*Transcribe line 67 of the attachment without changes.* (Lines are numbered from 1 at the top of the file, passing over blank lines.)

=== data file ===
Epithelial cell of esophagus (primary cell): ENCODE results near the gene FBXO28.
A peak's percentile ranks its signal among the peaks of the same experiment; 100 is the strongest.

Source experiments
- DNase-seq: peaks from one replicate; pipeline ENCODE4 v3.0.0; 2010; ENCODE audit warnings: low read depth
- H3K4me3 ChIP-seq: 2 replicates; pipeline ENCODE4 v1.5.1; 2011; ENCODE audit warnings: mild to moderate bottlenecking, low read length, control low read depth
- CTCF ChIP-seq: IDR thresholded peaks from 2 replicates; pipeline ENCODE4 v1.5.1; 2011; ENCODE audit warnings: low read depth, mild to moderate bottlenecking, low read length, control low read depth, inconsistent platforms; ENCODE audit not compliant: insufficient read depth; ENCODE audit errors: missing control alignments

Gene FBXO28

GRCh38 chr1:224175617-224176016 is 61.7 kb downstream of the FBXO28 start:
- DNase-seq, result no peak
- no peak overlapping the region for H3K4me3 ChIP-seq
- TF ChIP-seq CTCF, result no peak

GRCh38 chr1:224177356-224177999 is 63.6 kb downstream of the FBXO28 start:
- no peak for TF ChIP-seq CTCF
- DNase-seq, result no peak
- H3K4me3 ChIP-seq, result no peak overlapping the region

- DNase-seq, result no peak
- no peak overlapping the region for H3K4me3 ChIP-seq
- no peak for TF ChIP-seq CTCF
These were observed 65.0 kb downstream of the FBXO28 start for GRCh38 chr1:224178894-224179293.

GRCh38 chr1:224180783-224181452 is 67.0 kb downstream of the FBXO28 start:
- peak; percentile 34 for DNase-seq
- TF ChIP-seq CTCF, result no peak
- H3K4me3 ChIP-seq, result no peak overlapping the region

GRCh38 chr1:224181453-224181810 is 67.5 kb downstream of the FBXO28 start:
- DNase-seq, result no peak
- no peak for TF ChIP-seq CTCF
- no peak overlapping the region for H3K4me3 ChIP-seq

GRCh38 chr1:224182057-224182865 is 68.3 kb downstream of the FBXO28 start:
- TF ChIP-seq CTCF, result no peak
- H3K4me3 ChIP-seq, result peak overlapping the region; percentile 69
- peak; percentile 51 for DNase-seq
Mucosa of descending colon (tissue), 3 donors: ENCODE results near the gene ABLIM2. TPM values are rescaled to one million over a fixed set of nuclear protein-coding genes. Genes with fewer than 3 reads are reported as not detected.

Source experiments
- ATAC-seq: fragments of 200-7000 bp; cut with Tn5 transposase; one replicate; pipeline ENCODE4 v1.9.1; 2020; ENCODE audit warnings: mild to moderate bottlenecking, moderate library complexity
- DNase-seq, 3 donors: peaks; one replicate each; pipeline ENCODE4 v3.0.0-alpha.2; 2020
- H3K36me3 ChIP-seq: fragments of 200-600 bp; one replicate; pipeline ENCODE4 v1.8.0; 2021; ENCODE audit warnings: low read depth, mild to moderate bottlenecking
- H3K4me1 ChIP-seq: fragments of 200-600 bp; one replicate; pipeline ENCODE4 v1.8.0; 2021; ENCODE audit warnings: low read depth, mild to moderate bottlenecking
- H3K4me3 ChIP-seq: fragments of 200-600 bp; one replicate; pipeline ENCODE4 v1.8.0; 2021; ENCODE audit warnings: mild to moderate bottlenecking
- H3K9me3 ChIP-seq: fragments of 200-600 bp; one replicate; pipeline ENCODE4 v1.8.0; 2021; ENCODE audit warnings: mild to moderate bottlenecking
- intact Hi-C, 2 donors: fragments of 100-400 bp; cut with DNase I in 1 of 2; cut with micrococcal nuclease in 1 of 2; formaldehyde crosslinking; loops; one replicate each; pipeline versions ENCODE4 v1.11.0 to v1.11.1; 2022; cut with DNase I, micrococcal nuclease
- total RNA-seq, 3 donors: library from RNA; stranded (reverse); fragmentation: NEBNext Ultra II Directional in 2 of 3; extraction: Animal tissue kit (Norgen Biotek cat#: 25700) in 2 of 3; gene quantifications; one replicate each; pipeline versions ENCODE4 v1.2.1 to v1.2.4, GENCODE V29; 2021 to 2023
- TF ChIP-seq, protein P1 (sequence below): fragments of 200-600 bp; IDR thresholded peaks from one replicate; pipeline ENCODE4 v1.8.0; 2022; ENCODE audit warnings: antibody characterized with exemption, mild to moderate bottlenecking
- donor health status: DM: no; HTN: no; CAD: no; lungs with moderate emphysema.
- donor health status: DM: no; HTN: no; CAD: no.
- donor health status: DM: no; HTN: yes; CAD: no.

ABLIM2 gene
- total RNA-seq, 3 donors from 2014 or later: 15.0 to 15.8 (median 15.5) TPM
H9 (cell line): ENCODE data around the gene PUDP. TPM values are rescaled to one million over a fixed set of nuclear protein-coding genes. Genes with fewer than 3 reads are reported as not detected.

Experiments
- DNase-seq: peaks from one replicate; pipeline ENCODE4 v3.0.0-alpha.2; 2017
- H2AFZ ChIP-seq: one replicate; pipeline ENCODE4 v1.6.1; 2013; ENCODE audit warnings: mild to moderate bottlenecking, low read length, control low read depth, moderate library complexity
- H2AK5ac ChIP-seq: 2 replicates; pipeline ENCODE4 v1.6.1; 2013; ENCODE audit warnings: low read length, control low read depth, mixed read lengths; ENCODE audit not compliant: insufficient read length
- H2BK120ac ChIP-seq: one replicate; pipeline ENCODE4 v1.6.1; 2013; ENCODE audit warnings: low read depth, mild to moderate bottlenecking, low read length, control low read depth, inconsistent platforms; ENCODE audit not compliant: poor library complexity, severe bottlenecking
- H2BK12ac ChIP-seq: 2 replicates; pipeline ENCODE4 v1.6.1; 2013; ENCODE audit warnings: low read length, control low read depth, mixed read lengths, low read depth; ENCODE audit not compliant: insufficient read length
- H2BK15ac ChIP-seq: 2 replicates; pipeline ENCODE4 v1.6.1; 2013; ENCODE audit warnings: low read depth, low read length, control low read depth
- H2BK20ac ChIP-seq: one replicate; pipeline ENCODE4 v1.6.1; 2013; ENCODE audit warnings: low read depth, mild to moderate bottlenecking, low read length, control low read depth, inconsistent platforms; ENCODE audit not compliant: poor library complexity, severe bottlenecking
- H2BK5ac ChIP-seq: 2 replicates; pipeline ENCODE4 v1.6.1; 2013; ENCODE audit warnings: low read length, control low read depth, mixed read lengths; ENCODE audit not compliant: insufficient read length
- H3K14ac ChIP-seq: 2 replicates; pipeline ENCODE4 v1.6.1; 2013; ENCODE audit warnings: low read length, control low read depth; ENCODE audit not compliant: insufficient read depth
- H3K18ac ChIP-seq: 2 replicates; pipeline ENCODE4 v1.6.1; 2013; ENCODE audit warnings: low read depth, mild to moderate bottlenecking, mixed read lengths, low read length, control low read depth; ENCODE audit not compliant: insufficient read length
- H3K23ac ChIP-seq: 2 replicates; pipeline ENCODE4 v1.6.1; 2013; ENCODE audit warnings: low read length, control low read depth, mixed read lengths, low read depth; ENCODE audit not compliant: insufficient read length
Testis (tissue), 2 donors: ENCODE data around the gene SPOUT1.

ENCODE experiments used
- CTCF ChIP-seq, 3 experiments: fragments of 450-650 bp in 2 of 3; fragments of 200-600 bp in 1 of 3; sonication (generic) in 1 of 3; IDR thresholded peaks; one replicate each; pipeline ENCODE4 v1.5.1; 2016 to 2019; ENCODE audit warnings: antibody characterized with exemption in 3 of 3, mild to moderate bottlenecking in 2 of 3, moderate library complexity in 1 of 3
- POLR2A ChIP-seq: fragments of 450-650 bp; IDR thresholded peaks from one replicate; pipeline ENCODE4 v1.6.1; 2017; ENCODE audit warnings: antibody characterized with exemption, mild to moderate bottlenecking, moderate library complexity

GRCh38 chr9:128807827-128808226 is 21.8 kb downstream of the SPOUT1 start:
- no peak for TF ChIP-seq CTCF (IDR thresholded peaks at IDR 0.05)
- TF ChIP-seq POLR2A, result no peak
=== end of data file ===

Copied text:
- TF ChIP-seq POLR2A, result no peak